Japan Environmental Sustainability
Japan's environmental policy has reflected a nervous compromise between economic development and environmental protection. Japan has been the world's leading importer of both exhaustible and renewable natural resources and one of the largest consumers of fossil fuels. The Japanese national government has international responsibility to conserve and protect Japan's environment.
Japan had a poor ecological record during the 1960's and 1970's with the discovery of Minamata disease, mercury poisoning, during a period in which Japan sacrificed the environment for rapid economic growth. However since that period, Japan's record in environmental matters has improved considerably.
As the Japan economy surged and its global role expanded, in the 1990s, Japan recognized its role in environmental protection and sustainability. To that end, Japan's environmental legislation and its involvement in international environmental affairs was broadened. In 1993, the government amended its environment legal system and passed its Basic Environment Law and related laws. These laws included limits on industrial emissions, restriction of products, control over wastes, improvement of energy conservation, promotion of recycling, restriction of land utilization, arrangement of environmental pollution control programs, assistance for victims and terms for sanctions. The Environment Agency became the Ministry of the Environment in 2001 with its mandate to address the deteriorating international environmental problems.
In 1984, the Environmental Agency issued its initial white paper. In 1989, its environmental status report indicated that Japanese citizens considered that environmental problems had improved, over 40% believed the environment had improved, over 30% believed that environmental conditions remained the same and over 20% believed that conditions had deterioriated. 75% of the respondents expressed concern about issues such as endangered species, loss of rain forests, expansion of deserts, destruction of the ozone layer, acid rain and increased water and air pollution in developing countries. The majority believed that Japan in cooperation with other industrialized countries, had the responsibility to resolve environmental problems.
In a 2007 opinion survey, over 30% of those surveyed indicated environmental conservation activity was more important than economic development, over 20% believed the environmental conservation did not damage the economy, over 20% believed environmental conservation should be given higher priority regardless of whether it obstructs the economy and only 3% believed the economy should have priority over environmental conservation.
The OECD, in its initial Environmental Performance Review of Japan in 1994, supported Japan for disassociating its economy from air pollution because Japan's air quality improved and the economy prospered. On the other hand, it received a low score for water quality to the extent that its lakes, rivers and coastal water quality failed its standards. Another 2002 report stated that Japan's system of implementing environmental policy was effective and its regulations were rigorous, enforced and well monitored.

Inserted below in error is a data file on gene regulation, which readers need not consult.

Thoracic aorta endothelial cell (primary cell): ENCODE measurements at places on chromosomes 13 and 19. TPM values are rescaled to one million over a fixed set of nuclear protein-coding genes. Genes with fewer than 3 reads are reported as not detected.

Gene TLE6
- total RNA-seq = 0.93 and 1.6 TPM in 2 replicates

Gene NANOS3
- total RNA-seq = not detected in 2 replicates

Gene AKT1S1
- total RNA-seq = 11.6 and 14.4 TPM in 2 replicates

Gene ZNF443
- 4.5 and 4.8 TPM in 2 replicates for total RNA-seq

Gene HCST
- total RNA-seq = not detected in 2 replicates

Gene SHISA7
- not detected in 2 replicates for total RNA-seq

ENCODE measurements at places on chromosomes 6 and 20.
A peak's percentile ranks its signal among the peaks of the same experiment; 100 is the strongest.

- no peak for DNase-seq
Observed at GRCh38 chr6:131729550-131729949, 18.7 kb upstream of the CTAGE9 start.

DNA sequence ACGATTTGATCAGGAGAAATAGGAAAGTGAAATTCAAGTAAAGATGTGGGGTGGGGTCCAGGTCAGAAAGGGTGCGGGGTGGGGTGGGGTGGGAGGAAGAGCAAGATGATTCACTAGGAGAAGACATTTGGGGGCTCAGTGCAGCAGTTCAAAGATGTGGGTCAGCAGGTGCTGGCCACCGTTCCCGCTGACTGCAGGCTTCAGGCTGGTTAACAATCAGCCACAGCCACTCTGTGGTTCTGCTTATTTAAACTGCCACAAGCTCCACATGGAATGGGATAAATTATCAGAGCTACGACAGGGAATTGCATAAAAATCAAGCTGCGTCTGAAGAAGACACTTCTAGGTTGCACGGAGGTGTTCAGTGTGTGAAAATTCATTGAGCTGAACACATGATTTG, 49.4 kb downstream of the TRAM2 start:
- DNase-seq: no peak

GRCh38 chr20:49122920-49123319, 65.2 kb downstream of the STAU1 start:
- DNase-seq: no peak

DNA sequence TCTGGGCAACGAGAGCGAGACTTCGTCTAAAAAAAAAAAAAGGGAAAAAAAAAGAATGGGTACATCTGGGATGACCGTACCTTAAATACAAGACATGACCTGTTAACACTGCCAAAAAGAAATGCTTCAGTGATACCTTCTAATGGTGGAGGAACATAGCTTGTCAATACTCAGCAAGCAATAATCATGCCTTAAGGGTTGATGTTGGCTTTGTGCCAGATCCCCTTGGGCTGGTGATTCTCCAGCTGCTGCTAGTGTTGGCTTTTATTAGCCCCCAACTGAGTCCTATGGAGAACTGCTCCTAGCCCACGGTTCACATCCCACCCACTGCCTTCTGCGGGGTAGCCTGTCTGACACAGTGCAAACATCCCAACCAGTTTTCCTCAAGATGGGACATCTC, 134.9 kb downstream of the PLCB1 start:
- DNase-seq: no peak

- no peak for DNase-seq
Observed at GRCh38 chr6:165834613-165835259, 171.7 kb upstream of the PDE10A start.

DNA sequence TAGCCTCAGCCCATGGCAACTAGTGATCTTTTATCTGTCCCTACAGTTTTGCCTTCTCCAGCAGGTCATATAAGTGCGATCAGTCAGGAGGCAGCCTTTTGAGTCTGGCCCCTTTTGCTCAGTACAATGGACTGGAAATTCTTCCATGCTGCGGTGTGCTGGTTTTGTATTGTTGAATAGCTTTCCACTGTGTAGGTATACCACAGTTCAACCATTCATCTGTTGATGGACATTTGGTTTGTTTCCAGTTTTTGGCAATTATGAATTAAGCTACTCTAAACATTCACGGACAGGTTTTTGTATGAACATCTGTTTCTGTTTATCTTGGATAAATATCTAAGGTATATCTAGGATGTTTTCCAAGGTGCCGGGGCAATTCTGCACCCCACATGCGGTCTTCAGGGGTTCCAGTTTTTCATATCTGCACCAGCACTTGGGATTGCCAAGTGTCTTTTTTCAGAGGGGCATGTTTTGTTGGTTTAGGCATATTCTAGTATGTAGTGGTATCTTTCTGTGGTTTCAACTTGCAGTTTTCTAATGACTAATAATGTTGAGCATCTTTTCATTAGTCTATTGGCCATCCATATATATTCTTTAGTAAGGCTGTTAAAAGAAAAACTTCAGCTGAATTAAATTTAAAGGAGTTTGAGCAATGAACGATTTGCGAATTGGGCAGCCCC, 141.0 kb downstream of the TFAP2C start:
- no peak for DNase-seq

In its 2006 environment annual report, the Ministry of Environment concluded that Japan's major environmental issues were global warming and preservation of the ozone layer, conservation of the atmospheric environment, water and soil, waste management and recycling, measures for chemical substances, conservation of the natural environment and participation in the international cooperation.
Global Warming in Japan
As a signatory of the Kyoto Protocol and the host of the 1997 Kyoto international conference, Japan recognizes its treaty obligations to reduce its carbon dioxide emissions and to take steps to avoid climate change. Japan has been the world's fifth biggest emission producer. Former Prime Minister Koizumi introduced the "Cool Biz" campaign to reduce energy usage by reduction of air conditioning use in government offices, among other matters.
Nuclear Power Policy
Japan produces one third of its electricity from nuclear power plants. The majority of citizens support the use of existing nuclear plants, although some have raised objections to constructing new plants. Treatment of radioactive wastes has been the subject of discussion in Japan. The site of the underground nuclear-waste storage area has not yet resolved and citizens' groups have opposed the plan to study the locations.
Fishery and Whaling
Japanese consume more fish and fish products than meat. Due to the depletion of ocean stocks in the late 20th century, Japan's annual fish harvest has been declining rapidly. Japan, the U.S. and the European Union take the largest proportion of international fish harvests. Japanese fish catches were the third in the world in 2000, after China and Peru. The U.S., Chile, Indonesia, Russia and India were other major countries.
After the moratorium on commercial whaling in 1986, the Japanese government stated that its whaling operations were strictly for research purposes although environmental groups and anti-whaling countries argued against that assertion.
Urban and Regional Planning
After World War II, Japan underwent a massive nationwide rebuilding effort and during the following decades, large scale urbanization and construction continued. Japan has a large construction industry which is a foundation of its economy. Despite the fact that Japan has many parks and other open spaces in its cities, the city planning system lacks detailed restrictions on land development. Japan's urban environment is heavily shaped by its influential construction industry. The industry has substantial lobbying power which has limited the introduction of stricter zoning regulations and environmental preservation requirements.